Milk churns seem now to be collectors’ pieces, purchased at premises specialising in reclamation and vintage items. Unused churns that once might have lain rusting in the corner of a yard are now put to new uses.
On my grandfather’s farm, milk churns were a measure of income. In summertime, when all the cows were in milk, there would have been ten put out each morning for collection by the lorry from the Milk Marketing Board.
Each evening the herd would be brought back to the farm, each cow having its own place in the stalls. An electric milking machine in the dairy provided suction to the milking buckets. Filled buckets were emptied into the churns, a full-sized full churn held ten gallons. At breakfast time each day, my grandmother would fill in brown card labels identifying the milk’s farm of origin. There was a short spike, perhaps half an inch long, on the neck of each churn to which the labels would be fixed. There must have been occasions when labels became detached, when the provenance of a churn was unclear, perhaps the Milk Marketing Board worked on the basis of the average number of gallons received from each herd and were untroubled by the odd gap in the records.
The weight of each churn must have been significant, 10 gallons of milk plus the weight of the churn itself. The full churns would have been lifted onto a hand-pulled trolley and taken out to a concrete platform at the roadside. To be the driver collecting the churns each morning demanded strength and agility, manhandling full churns onto the flat-bed lorry and replacing them with empty ones for the next day’s supply. From the local milk factory, milk was collected by train and transported to London on a stopping train that rolled slowly through the night.
However mundane they might have seemed, milk churns held a significance for those at whose farm gates they stood, they represented the monthly milk cheque, the regular income of the farm, the money to pay the bills, the money to pay the household expenses. Perhaps the milk churns were a sign of credit worthiness, businesses knew the farm had a cash flow.
Had I ever been able to afford one of the fine stone houses that were once the dwelling houses for local farms, I think I should not have been content to have one or two decorative churns at the gate, ten or more would be more cheering – a visual reminder of a farming world that has now disappeared, and a sign that one had a few pounds in the bank.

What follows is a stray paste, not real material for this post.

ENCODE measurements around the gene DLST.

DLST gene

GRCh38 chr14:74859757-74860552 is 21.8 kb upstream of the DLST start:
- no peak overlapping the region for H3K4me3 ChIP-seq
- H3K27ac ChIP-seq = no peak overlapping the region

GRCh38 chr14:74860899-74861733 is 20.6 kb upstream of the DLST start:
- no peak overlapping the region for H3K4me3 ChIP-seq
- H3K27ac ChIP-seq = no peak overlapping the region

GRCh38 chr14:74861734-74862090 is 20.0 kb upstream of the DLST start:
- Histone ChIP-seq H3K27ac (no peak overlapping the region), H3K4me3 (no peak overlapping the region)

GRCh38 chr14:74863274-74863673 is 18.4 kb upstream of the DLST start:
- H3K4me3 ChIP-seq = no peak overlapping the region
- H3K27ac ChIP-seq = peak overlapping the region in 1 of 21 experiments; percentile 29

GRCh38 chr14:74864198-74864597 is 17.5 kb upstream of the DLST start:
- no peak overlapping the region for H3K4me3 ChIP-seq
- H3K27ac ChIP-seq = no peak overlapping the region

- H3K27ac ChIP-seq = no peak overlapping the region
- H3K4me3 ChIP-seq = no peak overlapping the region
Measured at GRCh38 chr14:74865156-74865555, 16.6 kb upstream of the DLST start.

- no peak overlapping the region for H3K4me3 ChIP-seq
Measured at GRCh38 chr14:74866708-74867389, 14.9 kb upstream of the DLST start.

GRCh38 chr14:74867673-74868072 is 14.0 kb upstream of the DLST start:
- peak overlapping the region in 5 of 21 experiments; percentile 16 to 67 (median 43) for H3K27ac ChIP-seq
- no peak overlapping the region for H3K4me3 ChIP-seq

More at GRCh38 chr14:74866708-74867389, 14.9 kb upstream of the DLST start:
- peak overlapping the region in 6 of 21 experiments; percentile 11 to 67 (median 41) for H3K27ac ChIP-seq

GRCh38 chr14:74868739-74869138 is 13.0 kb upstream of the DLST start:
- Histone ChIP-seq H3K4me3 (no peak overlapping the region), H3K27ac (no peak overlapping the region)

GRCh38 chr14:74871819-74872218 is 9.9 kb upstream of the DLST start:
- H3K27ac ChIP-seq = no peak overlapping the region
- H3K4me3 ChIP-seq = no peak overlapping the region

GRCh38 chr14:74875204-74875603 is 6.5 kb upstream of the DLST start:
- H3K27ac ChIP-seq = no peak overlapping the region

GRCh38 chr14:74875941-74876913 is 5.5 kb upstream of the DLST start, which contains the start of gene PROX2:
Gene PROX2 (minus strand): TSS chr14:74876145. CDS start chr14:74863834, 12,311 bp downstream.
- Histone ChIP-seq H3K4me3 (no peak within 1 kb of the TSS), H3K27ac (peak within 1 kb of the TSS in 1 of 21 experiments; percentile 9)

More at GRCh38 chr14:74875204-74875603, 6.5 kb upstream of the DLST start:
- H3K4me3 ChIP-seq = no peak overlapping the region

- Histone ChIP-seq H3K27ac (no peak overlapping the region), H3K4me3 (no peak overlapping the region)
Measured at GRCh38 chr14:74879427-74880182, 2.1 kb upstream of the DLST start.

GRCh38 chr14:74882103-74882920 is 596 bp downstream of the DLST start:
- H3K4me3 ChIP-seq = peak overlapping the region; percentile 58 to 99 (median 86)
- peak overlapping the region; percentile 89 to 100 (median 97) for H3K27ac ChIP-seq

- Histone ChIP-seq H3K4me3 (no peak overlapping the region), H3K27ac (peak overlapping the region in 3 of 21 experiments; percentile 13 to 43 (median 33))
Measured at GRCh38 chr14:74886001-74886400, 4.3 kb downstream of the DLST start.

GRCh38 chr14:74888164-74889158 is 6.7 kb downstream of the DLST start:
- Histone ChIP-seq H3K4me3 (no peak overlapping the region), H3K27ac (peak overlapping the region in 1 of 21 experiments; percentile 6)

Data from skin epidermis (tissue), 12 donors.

There was a big thing on the telly the other night about the trials of the dairy farm and them decrying the loss of the Milk Marketing Board. But it seems Tesco with their Preferred Supplier has changed things lately. But I expect they could crash out if they had a tiny accident, and missed it.
I remember when I was at Capel Manor there was a story doing the rounds about a flower supplier who got such a contract with M&S. They went to the bank and opened new automated growing sheds. Less than a year after the state of the art facility opened M&S found a way round the contract and that family business going since the 1900s went bankrupt. Luckily the old glasshouses weren’t included somehow, but were only a 1/5 the size of the new one.
Where each farm lane joined the public road would be a raised platform, often the flat top of an earthen mound, level with the flat-bed of the creamed collection lorry. The farmer stood his full churns for collection.You still see them. collection
At my local creamery a skilled man could tilt a pair of full churns, one each side of him, and then “roll” them, on their bottom edges, from the delivery loading bay into the building. I always wondered how many disasters he had while learning this knack.
It must have happened, but I never remember a churn being spilt